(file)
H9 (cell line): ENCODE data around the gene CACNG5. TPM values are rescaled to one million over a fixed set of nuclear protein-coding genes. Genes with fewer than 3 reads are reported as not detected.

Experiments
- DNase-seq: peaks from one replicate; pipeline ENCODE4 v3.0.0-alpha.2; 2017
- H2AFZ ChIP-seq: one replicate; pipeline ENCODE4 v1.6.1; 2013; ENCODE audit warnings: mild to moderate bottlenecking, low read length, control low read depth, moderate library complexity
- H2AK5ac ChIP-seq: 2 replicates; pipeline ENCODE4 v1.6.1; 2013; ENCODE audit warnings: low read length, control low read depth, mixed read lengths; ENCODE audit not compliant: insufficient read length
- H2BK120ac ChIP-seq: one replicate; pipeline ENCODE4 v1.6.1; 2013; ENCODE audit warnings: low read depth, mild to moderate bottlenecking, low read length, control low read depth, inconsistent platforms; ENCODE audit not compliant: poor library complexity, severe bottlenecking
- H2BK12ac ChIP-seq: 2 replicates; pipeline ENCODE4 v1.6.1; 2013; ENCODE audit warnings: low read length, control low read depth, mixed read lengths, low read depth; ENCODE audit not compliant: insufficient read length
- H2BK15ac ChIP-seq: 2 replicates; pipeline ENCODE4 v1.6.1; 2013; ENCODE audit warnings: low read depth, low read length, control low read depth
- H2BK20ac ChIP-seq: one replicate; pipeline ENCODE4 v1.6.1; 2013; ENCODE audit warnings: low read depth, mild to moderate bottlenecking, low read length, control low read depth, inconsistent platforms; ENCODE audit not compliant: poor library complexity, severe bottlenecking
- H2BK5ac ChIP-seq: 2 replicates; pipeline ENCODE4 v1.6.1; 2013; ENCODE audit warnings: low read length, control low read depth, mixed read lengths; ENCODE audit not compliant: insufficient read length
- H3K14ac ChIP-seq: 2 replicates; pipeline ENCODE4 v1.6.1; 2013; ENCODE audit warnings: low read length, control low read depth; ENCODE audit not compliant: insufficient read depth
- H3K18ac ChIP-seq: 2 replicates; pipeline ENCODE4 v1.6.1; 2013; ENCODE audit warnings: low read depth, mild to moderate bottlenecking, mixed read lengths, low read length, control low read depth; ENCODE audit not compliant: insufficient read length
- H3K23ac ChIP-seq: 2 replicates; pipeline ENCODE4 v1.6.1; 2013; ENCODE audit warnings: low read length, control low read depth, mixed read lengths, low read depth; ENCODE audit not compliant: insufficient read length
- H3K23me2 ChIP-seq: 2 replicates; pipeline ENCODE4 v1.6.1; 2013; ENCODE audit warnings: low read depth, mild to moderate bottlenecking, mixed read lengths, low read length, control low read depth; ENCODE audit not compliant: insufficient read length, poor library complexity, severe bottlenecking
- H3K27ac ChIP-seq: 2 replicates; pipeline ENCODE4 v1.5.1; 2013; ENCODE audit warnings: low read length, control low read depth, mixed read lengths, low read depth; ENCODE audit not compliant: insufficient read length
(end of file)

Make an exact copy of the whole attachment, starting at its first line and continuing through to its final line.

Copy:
H9 (cell line): ENCODE data around the gene CACNG5. TPM values are rescaled to one million over a fixed set of nuclear protein-coding genes. Genes with fewer than 3 reads are reported as not detected.

Experiments
- DNase-seq: peaks from one replicate; pipeline ENCODE4 v3.0.0-alpha.2; 2017
- H2AFZ ChIP-seq: one replicate; pipeline ENCODE4 v1.6.1; 2013; ENCODE audit warnings: mild to moderate bottlenecking, low read length, control low read depth, moderate library complexity
- H2AK5ac ChIP-seq: 2 replicates; pipeline ENCODE4 v1.6.1; 2013; ENCODE audit warnings: low read length, control low read depth, mixed read lengths; ENCODE audit not compliant: insufficient read length
- H2BK120ac ChIP-seq: one replicate; pipeline ENCODE4 v1.6.1; 2013; ENCODE audit warnings: low read depth, mild to moderate bottlenecking, low read length, control low read depth, inconsistent platforms; ENCODE audit not compliant: poor library complexity, severe bottlenecking
- H2BK12ac ChIP-seq: 2 replicates; pipeline ENCODE4 v1.6.1; 2013; ENCODE audit warnings: low read length, control low read depth, mixed read lengths, low read depth; ENCODE audit not compliant: insufficient read length
- H2BK15ac ChIP-seq: 2 replicates; pipeline ENCODE4 v1.6.1; 2013; ENCODE audit warnings: low read depth, low read length, control low read depth
- H2BK20ac ChIP-seq: one replicate; pipeline ENCODE4 v1.6.1; 2013; ENCODE audit warnings: low read depth, mild to moderate bottlenecking, low read length, control low read depth, inconsistent platforms; ENCODE audit not compliant: poor library complexity, severe bottlenecking
- H2BK5ac ChIP-seq: 2 replicates; pipeline ENCODE4 v1.6.1; 2013; ENCODE audit warnings: low read length, control low read depth, mixed read lengths; ENCODE audit not compliant: insufficient read length
- H3K14ac ChIP-seq: 2 replicates; pipeline ENCODE4 v1.6.1; 2013; ENCODE audit warnings: low read length, control low read depth; ENCODE audit not compliant: insufficient read depth
- H3K18ac ChIP-seq: 2 replicates; pipeline ENCODE4 v1.6.1; 2013; ENCODE audit warnings: low read depth, mild to moderate bottlenecking, mixed read lengths, low read length, control low read depth; ENCODE audit not compliant: insufficient read length
- H3K23ac ChIP-seq: 2 replicates; pipeline ENCODE4 v1.6.1; 2013; ENCODE audit warnings: low read length, control low read depth, mixed read lengths, low read depth; ENCODE audit not compliant: insufficient read length
- H3K23me2 ChIP-seq: 2 replicates; pipeline ENCODE4 v1.6.1; 2013; ENCODE audit warnings: low read depth, mild to moderate bottlenecking, mixed read lengths, low read length, control low read depth; ENCODE audit not compliant: insufficient read length, poor library complexity, severe bottlenecking
- H3K27ac ChIP-seq: 2 replicates; pipeline ENCODE4 v1.5.1; 2013; ENCODE audit warnings: low read length, control low read depth, mixed read lengths, low read depth; ENCODE audit not compliant: insufficient read length